I haven’t been able to truly stress test this claim yet—a global pandemic isn’t the most accommodating setting for such matters—but I can say that the ANC quality here is still deeply impressive, almost totally wiping out the droning of a busy air conditioner even without any music playing. If nothing else, it doesn’t appear to be a downgrade from before. No noise-cancelling headphone can truly mute everything, and that won’t change here, but any progress toward negating those higher-end noises would be a good thing.

Beyond that, the XM4 still features an “ambient sound” mode that does a reasonably good job of blending in outside noise without overwhelming your music completely, just in case you want to be better aware of your surroundings. Its strength is still adjustable on a 20-point scale found within Sony’s companion app, and the mode can still be activated through a button on the headphones themselves. On the XM3, that button simply swapped between ANC, ambient sound, and a standard audio mode. Here, it has been replaced with a “Custom” button that can also be set to activate either the Google Assistant or Alexa voice assistant, both of which have built-in support. There’s still no option to manually adjust the strength of the ANC, though, which is a key feature offered by Bose’s Noise Cancelling Headphones 700.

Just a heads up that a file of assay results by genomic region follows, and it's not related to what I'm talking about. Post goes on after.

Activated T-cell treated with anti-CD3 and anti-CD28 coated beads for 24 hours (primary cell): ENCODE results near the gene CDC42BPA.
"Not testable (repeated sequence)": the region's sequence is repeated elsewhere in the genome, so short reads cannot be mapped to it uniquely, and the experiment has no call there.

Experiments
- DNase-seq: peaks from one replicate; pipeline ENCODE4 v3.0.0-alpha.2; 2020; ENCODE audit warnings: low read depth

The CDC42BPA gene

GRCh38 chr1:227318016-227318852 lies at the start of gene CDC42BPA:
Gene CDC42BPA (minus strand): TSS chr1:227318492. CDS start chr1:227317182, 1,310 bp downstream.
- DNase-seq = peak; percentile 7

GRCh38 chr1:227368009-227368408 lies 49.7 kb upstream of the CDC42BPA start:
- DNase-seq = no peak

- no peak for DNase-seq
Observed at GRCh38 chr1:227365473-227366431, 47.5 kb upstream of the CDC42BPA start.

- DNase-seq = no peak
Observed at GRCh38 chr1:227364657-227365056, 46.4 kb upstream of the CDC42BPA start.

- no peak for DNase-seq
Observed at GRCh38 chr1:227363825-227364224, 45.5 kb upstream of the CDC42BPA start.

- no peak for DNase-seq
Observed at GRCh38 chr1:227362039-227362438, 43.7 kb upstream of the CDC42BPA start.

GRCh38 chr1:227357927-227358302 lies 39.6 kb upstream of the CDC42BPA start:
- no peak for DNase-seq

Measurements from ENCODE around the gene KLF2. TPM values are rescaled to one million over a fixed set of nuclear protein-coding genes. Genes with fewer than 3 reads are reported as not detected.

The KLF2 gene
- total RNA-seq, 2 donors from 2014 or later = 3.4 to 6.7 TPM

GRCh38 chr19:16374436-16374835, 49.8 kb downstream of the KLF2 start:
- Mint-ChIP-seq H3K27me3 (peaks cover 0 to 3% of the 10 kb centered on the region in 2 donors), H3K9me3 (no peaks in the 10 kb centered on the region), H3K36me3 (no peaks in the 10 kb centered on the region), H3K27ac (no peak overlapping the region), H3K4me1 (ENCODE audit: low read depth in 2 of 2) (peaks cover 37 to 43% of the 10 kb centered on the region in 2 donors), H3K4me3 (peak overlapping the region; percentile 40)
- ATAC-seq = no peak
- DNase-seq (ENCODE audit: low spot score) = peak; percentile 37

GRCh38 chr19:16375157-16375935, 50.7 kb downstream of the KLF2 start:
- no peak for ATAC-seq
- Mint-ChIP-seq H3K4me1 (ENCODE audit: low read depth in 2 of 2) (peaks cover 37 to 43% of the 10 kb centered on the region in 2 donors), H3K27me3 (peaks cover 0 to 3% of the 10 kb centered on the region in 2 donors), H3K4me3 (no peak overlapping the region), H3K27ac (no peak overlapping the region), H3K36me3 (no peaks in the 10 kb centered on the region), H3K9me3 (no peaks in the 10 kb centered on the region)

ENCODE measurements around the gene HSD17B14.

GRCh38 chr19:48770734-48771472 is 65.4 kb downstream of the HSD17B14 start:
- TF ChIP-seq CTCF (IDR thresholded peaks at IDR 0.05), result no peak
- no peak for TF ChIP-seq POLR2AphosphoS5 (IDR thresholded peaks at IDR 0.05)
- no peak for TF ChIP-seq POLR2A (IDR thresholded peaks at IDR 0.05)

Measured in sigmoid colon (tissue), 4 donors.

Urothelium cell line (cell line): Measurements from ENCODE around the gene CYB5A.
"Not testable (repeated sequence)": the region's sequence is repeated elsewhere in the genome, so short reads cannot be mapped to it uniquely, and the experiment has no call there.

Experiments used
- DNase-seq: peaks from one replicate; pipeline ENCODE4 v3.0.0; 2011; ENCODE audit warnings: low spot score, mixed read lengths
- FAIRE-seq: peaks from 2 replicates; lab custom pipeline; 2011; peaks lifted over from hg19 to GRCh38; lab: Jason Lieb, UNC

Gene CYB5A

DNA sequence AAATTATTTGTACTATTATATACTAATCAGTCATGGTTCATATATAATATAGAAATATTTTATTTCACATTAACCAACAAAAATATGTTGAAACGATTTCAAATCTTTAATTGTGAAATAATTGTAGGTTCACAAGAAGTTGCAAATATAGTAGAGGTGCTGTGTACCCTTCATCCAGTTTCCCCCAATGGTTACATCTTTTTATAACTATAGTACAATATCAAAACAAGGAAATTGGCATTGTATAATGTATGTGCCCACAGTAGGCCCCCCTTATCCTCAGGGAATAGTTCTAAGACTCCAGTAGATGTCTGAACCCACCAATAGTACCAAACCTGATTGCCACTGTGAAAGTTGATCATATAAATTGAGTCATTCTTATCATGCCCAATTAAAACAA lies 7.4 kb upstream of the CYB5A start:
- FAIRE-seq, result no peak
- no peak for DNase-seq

Perhaps the most useful new feature I’ve used thus far is something Sony calls “Speak to Chat.” After setting it up in Sony’s companion app, the feature lets the XM4 automatically pause your music and amp up the ambient sound setting once it detects your voice. This is highly convenient for those brief conversations that come up when you’re in the middle of something—instead of having to take the headphones off or fumbling with any pause buttons, you can simply speak when you need to, then either double-tap the right earcup or wait 15 seconds to start back up whatever you were listening to. The feature can be turned on and off at any time through the companion app or by holding your hand over the earcup for several seconds.

That comes in addition to “Quick Attention” mode found on the XM3, which lets you hold your hand over that earcup to momentarily lower the volume and let in ambient noise for things like flight attendant announcements.